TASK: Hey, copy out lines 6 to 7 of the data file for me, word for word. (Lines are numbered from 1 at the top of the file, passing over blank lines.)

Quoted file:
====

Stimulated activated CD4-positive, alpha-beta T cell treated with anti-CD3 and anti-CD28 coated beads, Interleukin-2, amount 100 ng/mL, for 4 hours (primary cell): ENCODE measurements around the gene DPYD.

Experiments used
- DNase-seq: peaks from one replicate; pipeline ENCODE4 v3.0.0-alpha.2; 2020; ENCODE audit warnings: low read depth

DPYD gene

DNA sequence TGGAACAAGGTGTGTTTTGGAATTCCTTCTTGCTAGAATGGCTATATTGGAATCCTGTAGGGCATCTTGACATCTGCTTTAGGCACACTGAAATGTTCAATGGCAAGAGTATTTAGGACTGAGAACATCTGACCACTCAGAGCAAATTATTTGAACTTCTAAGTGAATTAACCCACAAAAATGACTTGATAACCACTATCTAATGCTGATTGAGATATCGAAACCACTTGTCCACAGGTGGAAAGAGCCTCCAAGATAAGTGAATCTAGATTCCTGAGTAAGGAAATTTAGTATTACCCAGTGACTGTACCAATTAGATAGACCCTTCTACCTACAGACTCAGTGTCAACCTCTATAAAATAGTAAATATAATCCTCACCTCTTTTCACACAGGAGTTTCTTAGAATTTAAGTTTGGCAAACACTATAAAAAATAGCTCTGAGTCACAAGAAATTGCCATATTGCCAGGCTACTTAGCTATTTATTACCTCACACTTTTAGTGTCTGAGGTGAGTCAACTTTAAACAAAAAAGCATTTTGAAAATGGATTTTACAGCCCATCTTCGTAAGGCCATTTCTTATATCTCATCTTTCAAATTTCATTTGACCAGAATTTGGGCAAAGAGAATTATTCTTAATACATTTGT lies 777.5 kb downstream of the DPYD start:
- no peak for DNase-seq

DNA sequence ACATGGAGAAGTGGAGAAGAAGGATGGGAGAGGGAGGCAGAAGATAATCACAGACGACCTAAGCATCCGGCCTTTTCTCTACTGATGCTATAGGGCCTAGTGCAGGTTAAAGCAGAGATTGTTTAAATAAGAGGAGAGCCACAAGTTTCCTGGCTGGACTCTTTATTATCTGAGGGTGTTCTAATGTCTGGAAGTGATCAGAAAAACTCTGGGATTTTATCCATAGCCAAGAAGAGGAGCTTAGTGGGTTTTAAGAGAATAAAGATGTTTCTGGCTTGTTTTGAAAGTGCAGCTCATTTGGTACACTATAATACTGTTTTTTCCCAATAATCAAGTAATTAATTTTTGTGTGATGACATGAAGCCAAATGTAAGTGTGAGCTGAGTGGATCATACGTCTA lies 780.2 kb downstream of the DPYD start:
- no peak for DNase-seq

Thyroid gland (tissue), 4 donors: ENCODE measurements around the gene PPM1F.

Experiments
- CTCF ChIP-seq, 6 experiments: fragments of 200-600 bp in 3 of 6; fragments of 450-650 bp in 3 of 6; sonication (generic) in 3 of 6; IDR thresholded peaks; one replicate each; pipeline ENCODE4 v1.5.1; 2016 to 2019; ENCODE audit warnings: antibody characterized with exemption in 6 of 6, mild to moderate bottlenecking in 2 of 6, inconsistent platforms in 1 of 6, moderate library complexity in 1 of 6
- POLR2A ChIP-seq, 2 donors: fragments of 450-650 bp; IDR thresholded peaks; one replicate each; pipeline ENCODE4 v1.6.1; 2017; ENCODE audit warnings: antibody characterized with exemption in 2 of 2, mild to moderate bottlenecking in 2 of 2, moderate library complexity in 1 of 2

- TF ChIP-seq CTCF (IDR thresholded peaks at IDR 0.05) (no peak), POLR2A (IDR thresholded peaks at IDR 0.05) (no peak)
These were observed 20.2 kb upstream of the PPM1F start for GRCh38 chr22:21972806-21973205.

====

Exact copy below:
- no peak for DNase-seq

DNA sequence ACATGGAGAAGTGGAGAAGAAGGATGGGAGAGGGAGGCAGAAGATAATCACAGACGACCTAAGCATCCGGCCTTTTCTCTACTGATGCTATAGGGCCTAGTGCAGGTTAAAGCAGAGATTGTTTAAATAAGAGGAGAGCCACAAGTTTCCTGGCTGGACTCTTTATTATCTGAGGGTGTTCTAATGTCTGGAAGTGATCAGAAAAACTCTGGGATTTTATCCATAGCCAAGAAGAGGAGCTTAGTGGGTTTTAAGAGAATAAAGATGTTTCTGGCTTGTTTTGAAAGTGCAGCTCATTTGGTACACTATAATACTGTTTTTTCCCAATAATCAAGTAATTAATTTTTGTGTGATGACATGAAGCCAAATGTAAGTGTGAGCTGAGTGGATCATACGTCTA lies 780.2 kb downstream of the DPYD start: